I want to write it like a movie.

It’s funny. Yesterday, I was writing a scene for my novel. It takes place in a car. There are five characters in the car. The five characters are talking. Sometimes they are talking to everyone (“Look at the view!”) and sometimes they are holding conversations with one or two other characters (e.g. arguing over politics). Declarations interrupt the flow of conversations, conversations overlap, and questions aren’t immediately answered.

That’s one of the challenges of literature: how do you present instantaneous information sequentially? Two characters may be speaking simultaneously, but you need to write one sentence after another. There also needs to be clarity in the chaos. You want the reader to feel the commotion in the car while also being able to follow each thread of each conversation.

Faced with this problem, I turned to movies. More specifically, I turned to the movies of Robert Altman, who is famous for his overlapping dialogue.

Doing so, I was completing a historical circle. It’s the circle that’s funny. In the early days of cinema, filmmakers turned to forms of art they knew to create a form they didn’t. They looked to theatre, painting and literature. When they came to editing, painting and theatre weren’t helpful. When the Soviet filmmaker Sergei Eisenstein, one of the first great practitioners of “montage”, wrote about editing, he wrote about Charles Dickens’ novella “The Cricket on the Hearth”.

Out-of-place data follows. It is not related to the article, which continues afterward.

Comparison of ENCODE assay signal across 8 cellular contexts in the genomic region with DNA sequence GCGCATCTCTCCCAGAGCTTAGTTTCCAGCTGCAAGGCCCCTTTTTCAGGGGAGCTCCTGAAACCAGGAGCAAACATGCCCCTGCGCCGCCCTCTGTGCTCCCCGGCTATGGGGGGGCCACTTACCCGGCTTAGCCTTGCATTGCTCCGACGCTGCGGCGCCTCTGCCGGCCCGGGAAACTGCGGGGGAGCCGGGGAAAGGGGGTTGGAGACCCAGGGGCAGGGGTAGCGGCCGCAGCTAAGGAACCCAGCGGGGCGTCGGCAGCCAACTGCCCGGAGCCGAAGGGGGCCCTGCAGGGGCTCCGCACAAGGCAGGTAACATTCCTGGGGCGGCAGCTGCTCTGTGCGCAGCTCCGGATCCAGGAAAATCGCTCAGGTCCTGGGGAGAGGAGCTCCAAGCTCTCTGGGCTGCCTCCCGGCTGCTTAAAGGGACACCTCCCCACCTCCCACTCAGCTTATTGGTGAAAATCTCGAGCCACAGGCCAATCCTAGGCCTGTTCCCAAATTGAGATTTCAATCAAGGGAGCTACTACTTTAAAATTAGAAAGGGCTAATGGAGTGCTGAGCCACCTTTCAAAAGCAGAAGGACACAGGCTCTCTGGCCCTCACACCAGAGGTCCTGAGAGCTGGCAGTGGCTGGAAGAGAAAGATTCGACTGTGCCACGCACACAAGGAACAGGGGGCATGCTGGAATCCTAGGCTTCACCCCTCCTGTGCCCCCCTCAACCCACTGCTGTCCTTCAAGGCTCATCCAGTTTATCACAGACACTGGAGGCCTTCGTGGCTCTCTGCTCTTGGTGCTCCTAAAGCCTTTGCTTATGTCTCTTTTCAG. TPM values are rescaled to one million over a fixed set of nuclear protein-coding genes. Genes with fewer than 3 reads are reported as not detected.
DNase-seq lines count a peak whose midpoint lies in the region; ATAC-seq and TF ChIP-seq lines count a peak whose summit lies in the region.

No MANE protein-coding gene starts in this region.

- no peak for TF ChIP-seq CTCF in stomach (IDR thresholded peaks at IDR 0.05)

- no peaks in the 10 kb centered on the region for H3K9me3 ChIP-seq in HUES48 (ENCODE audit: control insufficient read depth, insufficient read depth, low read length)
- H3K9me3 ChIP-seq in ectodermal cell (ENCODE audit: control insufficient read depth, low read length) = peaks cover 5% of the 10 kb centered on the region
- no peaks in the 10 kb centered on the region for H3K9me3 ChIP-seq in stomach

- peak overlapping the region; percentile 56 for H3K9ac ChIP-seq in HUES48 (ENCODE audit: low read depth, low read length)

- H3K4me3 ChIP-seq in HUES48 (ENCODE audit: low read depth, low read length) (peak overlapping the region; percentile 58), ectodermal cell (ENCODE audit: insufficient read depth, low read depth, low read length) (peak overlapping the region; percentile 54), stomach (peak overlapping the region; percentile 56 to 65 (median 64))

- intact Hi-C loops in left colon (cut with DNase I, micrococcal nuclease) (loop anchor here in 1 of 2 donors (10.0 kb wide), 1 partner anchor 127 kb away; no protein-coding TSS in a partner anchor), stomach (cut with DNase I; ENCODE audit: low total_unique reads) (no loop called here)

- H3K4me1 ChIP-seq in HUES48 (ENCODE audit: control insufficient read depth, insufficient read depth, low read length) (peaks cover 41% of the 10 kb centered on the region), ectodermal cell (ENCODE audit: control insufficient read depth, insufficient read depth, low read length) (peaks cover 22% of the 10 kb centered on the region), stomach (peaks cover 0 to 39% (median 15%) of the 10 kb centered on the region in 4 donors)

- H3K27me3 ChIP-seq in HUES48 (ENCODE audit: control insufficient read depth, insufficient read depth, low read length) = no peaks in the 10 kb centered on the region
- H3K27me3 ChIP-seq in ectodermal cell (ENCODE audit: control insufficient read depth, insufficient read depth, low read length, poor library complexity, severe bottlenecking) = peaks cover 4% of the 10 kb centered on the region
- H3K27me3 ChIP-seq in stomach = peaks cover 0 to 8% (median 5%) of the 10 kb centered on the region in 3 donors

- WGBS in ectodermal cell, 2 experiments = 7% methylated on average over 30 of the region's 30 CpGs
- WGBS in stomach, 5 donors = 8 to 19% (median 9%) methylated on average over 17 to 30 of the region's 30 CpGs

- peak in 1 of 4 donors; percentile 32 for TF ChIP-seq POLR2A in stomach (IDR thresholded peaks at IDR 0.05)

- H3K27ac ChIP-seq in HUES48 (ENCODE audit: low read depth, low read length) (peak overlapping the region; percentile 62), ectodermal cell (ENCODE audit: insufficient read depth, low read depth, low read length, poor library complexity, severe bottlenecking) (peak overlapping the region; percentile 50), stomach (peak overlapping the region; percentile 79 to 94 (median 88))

It’s not hard to see why. Editing is about sequence, one shot after another, just like writing is about putting one sentence after another.

For example:

The men were on a boat in the middle of the lake. They signed the contract by shaking hands.


The men signed the contract by shaking hands. They were on a boat in the middle of the lake.

Both descriptions are of the same moment in time, yet the sequence in which they’re presented affects how the reader imagines that moment. In movie terms, the first description suggests a long shot (a boat on a lake) followed by a close up (men shaking hands) while the second description starts with the close up and pulls back for the long shot.

So, faced with a technical challenge, I looked to Altman, who learned from Eisenstein, who adapted from Dickens. With my mind set to editing, I was tackling a fundamentally literary problem. This makes the moral of this post easy to state:

Read more books!


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